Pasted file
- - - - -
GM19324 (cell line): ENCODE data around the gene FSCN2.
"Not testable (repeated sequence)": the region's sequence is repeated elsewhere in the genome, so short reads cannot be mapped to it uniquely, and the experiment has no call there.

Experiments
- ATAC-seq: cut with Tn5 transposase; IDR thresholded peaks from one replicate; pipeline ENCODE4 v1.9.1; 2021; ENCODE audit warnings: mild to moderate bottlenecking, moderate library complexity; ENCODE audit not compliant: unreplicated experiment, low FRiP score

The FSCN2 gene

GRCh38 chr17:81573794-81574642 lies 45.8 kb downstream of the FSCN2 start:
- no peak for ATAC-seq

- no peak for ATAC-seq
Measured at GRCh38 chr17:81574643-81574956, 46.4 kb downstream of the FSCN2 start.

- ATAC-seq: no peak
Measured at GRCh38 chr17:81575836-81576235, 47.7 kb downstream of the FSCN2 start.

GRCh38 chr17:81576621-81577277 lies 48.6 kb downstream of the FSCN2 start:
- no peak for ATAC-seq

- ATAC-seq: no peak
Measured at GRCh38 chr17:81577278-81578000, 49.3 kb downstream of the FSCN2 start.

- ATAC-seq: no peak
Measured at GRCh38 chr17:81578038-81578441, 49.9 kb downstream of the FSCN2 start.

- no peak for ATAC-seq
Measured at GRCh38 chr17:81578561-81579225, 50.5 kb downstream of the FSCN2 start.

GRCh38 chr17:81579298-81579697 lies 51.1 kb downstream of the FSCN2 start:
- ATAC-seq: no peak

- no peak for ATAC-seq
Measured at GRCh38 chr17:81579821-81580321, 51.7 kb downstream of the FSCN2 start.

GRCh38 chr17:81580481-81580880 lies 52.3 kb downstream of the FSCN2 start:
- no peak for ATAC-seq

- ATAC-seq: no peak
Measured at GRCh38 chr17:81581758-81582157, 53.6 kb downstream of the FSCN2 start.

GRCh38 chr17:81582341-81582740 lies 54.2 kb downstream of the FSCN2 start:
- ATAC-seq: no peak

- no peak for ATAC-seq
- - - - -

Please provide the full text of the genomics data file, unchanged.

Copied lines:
GM19324 (cell line): ENCODE data around the gene FSCN2.
"Not testable (repeated sequence)": the region's sequence is repeated elsewhere in the genome, so short reads cannot be mapped to it uniquely, and the experiment has no call there.

Experiments
- ATAC-seq: cut with Tn5 transposase; IDR thresholded peaks from one replicate; pipeline ENCODE4 v1.9.1; 2021; ENCODE audit warnings: mild to moderate bottlenecking, moderate library complexity; ENCODE audit not compliant: unreplicated experiment, low FRiP score

The FSCN2 gene

GRCh38 chr17:81573794-81574642 lies 45.8 kb downstream of the FSCN2 start:
- no peak for ATAC-seq

- no peak for ATAC-seq
Measured at GRCh38 chr17:81574643-81574956, 46.4 kb downstream of the FSCN2 start.

- ATAC-seq: no peak
Measured at GRCh38 chr17:81575836-81576235, 47.7 kb downstream of the FSCN2 start.

GRCh38 chr17:81576621-81577277 lies 48.6 kb downstream of the FSCN2 start:
- no peak for ATAC-seq

- ATAC-seq: no peak
Measured at GRCh38 chr17:81577278-81578000, 49.3 kb downstream of the FSCN2 start.

- ATAC-seq: no peak
Measured at GRCh38 chr17:81578038-81578441, 49.9 kb downstream of the FSCN2 start.

- no peak for ATAC-seq
Measured at GRCh38 chr17:81578561-81579225, 50.5 kb downstream of the FSCN2 start.

GRCh38 chr17:81579298-81579697 lies 51.1 kb downstream of the FSCN2 start:
- ATAC-seq: no peak

- no peak for ATAC-seq
Measured at GRCh38 chr17:81579821-81580321, 51.7 kb downstream of the FSCN2 start.

GRCh38 chr17:81580481-81580880 lies 52.3 kb downstream of the FSCN2 start:
- no peak for ATAC-seq

- ATAC-seq: no peak
Measured at GRCh38 chr17:81581758-81582157, 53.6 kb downstream of the FSCN2 start.

GRCh38 chr17:81582341-81582740 lies 54.2 kb downstream of the FSCN2 start:
- ATAC-seq: no peak

- no peak for ATAC-seq